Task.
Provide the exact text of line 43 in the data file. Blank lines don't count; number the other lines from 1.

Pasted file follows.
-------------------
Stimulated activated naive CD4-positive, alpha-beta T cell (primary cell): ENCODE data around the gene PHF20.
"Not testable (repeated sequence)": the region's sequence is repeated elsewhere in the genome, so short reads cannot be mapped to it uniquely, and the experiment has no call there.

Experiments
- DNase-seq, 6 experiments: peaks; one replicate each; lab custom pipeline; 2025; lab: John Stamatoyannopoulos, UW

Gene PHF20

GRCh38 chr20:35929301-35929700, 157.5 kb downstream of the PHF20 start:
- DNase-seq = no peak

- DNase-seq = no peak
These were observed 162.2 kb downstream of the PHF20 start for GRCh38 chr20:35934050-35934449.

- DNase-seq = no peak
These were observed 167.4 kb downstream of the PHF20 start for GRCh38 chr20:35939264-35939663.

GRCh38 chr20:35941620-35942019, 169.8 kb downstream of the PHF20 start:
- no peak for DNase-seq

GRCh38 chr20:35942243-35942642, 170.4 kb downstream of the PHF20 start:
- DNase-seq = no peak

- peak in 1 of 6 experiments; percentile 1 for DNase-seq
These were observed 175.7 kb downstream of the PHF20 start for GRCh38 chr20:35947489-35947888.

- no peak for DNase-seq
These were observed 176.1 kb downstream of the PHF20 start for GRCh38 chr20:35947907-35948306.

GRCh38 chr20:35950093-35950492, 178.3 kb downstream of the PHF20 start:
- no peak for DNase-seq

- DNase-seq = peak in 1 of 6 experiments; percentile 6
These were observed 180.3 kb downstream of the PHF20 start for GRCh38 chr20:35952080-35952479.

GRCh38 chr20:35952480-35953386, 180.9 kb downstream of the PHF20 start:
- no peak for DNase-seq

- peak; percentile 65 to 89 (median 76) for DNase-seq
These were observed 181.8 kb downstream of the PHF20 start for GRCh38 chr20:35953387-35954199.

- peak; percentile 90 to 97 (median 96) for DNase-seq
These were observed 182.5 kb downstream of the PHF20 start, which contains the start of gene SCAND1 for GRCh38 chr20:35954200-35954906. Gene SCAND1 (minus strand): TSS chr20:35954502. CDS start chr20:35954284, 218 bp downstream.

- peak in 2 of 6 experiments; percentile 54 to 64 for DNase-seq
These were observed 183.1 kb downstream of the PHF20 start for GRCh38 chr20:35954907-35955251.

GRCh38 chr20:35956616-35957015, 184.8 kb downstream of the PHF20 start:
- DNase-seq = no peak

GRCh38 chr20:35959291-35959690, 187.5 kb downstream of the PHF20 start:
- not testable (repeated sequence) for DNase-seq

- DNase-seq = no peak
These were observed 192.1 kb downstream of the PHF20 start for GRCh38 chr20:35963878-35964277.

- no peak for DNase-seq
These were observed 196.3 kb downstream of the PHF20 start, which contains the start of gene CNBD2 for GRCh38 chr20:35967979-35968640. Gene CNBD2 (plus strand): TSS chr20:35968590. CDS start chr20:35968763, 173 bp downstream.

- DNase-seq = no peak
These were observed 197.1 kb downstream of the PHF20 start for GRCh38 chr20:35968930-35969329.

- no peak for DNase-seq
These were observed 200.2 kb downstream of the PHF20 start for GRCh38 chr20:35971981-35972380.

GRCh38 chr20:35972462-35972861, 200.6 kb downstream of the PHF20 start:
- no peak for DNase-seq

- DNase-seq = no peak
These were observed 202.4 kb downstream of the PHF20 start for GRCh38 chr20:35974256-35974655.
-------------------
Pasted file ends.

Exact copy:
These were observed 200.2 kb downstream of the PHF20 start for GRCh38 chr20:35971981-35972380.